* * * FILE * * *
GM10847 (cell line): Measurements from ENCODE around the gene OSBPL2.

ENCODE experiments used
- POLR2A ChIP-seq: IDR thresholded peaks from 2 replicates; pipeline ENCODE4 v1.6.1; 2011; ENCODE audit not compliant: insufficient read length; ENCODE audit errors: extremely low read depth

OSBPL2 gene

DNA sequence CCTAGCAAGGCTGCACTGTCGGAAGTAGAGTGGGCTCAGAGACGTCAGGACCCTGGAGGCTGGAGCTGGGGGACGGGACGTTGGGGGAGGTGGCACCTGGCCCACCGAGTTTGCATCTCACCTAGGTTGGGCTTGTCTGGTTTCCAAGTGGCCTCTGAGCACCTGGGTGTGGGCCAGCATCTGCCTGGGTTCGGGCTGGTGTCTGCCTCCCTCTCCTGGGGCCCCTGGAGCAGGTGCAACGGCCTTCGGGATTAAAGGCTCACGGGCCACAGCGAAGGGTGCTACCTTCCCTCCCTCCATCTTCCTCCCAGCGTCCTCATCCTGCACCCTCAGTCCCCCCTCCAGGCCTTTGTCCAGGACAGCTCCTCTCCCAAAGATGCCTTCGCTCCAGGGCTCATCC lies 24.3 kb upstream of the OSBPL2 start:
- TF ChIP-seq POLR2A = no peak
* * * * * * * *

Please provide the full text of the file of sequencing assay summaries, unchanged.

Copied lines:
GM10847 (cell line): Measurements from ENCODE around the gene OSBPL2.

ENCODE experiments used
- POLR2A ChIP-seq: IDR thresholded peaks from 2 replicates; pipeline ENCODE4 v1.6.1; 2011; ENCODE audit not compliant: insufficient read length; ENCODE audit errors: extremely low read depth

OSBPL2 gene

DNA sequence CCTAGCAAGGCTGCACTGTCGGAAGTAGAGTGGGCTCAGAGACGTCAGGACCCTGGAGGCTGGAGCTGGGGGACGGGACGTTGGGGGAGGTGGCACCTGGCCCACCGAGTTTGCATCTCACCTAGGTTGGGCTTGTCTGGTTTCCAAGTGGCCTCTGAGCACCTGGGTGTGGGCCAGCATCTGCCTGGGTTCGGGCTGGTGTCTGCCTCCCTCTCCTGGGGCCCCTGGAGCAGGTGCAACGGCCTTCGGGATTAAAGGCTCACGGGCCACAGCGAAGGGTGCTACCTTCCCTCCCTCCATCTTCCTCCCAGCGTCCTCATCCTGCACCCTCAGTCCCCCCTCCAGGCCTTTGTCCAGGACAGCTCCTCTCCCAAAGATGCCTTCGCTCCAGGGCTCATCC lies 24.3 kb upstream of the OSBPL2 start:
- TF ChIP-seq POLR2A = no peak